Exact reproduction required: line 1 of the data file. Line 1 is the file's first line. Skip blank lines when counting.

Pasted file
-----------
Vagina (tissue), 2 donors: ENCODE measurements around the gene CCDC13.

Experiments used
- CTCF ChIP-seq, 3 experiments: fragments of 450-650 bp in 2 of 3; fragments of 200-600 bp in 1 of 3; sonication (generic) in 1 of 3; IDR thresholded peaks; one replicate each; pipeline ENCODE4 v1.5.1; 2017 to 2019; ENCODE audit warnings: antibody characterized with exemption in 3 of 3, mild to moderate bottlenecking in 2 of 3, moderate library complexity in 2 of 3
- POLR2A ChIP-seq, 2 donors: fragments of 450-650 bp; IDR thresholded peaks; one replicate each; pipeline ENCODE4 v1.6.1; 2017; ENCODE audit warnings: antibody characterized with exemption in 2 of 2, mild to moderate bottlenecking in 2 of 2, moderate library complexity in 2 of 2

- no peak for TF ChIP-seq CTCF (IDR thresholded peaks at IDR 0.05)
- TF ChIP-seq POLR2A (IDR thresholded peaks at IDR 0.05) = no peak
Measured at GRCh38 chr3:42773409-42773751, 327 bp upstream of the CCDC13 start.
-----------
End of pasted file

Vagina (tissue), 2 donors: ENCODE measurements around the gene CCDC13.